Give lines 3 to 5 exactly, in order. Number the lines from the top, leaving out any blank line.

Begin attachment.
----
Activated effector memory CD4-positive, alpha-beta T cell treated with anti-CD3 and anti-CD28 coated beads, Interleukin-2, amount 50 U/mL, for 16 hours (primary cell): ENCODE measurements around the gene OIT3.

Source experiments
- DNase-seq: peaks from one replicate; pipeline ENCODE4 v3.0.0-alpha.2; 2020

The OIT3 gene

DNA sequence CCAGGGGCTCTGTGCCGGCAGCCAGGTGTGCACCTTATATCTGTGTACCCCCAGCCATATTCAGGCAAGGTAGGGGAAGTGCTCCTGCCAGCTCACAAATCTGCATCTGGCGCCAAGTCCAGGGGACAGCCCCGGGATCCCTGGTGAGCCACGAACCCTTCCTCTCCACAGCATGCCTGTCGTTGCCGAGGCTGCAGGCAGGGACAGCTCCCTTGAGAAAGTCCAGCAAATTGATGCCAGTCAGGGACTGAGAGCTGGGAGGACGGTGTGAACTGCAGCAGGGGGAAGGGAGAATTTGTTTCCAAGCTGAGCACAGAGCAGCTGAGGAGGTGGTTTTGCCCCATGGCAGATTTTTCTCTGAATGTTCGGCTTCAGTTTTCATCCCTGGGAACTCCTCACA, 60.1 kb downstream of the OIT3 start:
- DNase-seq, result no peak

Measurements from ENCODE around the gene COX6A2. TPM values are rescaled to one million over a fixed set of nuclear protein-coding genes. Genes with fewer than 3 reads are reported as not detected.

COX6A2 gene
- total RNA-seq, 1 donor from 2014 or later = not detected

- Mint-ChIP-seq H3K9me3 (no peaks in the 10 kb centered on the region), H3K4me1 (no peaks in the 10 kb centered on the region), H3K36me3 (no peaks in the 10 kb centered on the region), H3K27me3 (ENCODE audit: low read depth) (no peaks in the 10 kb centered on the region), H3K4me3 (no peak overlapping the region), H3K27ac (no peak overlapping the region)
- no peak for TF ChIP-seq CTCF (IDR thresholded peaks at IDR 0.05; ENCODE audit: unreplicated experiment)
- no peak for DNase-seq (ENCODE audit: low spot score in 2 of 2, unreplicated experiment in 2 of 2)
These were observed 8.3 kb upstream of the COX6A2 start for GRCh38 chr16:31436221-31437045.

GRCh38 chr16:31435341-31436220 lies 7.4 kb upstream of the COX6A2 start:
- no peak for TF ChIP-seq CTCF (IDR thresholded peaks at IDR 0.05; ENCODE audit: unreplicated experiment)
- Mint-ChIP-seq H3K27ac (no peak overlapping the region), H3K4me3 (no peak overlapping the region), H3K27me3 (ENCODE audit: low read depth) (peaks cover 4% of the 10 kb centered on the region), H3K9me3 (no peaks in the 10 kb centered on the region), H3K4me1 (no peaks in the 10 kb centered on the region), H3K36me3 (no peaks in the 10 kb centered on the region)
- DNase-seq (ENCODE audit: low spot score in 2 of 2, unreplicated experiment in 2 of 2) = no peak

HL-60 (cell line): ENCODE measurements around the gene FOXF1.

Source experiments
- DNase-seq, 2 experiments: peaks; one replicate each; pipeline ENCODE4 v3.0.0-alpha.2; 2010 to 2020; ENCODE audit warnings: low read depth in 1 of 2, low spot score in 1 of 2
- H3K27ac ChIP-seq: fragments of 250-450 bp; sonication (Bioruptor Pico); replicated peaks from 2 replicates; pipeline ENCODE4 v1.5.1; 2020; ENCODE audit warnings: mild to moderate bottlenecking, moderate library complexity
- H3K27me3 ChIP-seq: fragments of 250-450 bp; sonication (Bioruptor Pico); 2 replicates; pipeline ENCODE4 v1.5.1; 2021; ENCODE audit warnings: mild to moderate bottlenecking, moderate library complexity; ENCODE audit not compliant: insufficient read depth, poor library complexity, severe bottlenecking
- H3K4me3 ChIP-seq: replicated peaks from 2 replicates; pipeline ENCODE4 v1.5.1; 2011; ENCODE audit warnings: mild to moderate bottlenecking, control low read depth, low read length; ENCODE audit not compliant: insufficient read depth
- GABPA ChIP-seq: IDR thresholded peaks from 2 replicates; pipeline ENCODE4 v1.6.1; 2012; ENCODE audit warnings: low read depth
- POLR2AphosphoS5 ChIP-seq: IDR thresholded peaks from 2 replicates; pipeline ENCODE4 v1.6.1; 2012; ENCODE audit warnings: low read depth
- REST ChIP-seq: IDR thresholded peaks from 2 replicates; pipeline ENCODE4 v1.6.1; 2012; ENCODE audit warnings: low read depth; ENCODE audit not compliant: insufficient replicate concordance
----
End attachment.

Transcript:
- DNase-seq: peaks from one replicate; pipeline ENCODE4 v3.0.0-alpha.2; 2020

The OIT3 gene

DNA sequence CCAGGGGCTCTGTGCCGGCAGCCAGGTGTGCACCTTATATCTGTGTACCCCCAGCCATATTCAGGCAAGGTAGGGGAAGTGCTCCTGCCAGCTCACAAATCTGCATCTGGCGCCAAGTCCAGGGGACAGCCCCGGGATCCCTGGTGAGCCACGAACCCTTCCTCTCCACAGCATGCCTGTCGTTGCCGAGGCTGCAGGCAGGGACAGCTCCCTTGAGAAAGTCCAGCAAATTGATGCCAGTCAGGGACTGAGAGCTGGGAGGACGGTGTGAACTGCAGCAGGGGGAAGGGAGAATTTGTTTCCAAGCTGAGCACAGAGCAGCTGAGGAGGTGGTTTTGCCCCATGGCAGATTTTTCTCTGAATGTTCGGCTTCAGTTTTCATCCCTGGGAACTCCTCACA, 60.1 kb downstream of the OIT3 start: